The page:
Herzog and Oppenheimer first met ten years ago on the slopes of the Mount Erebus volcano in Antarctica during the filming of Encounters at the End of the World. Their newest film never stops moving, never stops seeking. We see Oppenheimer in Indonesia at Lake Toba, which 74,000 years ago was the site of one of the most massive eruptions known to man. Oppenheimer and Herzog travel to Mount Sinabung, where they narrowly escape a deadly eruption, and then visit Mount Merapi on Java, one of Indonesia’s most sacred volcanoes. They travel to the hottest desert on earth in Ethiopia, to Iceland, and perhaps most amazingly to the center of North Korea. Throughout, they investigate the wildly imaginative and wildly diverse stories that people have told about the presence and meaning of volcanoes. There is Mount Paektu in North Korea, for example, venerated by the current regime as a birthplace of the Korean nation and the revolution. There is the Codex Regius, Iceland's most precious possession, an ancient text that tells of a tenth-century volcanic eruption. Into the Inferno is vintage Herzog, offering extraordinary locales, outrĂ© characters, improbable stories and, through it all, a chance to go deep inside a mesmerizing subject and emerge with new understanding.
In this film, Werner Herzog does exactly what I do when I lecture about volcanoes and their effects on people; he just reverses the emphasis.  I tell stories about the supernatural awe and dread volcanoes and volcanic features inspire in people to make my lectures more interesting, but they're still science lectures.  Among the tales I tell are the battle between Pele and Maui that created the Hawaiian Islands, the curse of Pele's hair, the fight between the wizard Mazama and a demon that created Crater Lake, Shiprock as the holy site and capital of the Navajo, and various stories about Devil's Tower, including "Close Encounters of the Third Kind."  I credit and blame my time as a National Park Ranger for many of those stories, but that's fine with me, as my students seem to like them.  In contrast, Herzog seems more interested in the human response and less in the science.  I'm O.K. with that; it's his film and I will still recommend my students watch it.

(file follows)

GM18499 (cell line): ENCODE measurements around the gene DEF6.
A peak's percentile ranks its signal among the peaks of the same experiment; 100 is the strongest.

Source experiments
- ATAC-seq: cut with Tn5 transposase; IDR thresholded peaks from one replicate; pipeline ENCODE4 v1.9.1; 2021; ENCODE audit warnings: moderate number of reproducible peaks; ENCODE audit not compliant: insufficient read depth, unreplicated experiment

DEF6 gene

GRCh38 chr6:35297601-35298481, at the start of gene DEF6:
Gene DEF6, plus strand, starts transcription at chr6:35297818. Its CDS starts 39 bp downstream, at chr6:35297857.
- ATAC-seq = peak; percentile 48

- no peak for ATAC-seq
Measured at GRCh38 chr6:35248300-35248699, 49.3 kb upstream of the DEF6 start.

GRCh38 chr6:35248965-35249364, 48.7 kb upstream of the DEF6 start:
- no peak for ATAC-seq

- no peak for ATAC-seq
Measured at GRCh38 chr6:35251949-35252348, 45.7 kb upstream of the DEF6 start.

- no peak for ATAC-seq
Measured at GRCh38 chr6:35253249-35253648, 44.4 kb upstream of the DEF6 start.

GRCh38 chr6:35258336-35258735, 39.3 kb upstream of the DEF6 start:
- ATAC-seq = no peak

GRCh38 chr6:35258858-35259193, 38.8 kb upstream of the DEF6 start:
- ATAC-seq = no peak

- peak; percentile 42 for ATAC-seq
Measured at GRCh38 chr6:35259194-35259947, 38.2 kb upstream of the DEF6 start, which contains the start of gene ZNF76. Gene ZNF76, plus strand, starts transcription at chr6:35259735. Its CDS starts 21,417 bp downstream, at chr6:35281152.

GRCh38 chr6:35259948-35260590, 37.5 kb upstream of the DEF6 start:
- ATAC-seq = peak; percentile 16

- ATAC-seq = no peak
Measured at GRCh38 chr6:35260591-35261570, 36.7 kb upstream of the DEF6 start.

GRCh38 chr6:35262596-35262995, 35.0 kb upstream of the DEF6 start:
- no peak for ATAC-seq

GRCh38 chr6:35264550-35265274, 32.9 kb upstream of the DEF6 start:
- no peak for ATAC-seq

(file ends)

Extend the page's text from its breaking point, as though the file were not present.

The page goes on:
Warner Herzog isn't alone in being a well-known director whose work is nominated in this category.  David Lynch is one of the stars of "My Beautiful Broken Brain" and its executive producer, and his star power might improve its chances.  Here's its trailer, also from Netflix.

A stroke stripped her of the skills she needs to function. This documentary captures the strange new world she inhabits, teeming with color and sound.
This film has already won a Golden Reel Award for Best Sound & Music Editing: Television; Documentary Long Form, so I'm surprised it wasn't nominated along with "Sonic Sea" for Outstanding Music and Sound as well.

The final nominee and the second from PBS is the Nova episode "Great Human Odyssey."  Here is its trailer.

Follow our ancient ancestors’ footsteps out of Africa and into every corner of our planet.
With this nominee and its trailer, I have managed to return to human exploration, part of the topic of "A Year in Space."  I've closed a circle, something I don't do often enough in my posts.

Good luck to all the nominees.  Stay tuned for the nominees in Outstanding Science, Medical and Environmental Report tomorrow.


  1. This comment has been removed by a blog administrator.

    1. Ever wanted to have your off topic spam deleted?

  2. This comment has been removed by a blog administrator.

    1. Quantum binary signals might be on topic, but I'm tired of it, so I'm deleting this spam.

  3. This comment has been removed by a blog administrator.

  4. This comment has been removed by a blog administrator.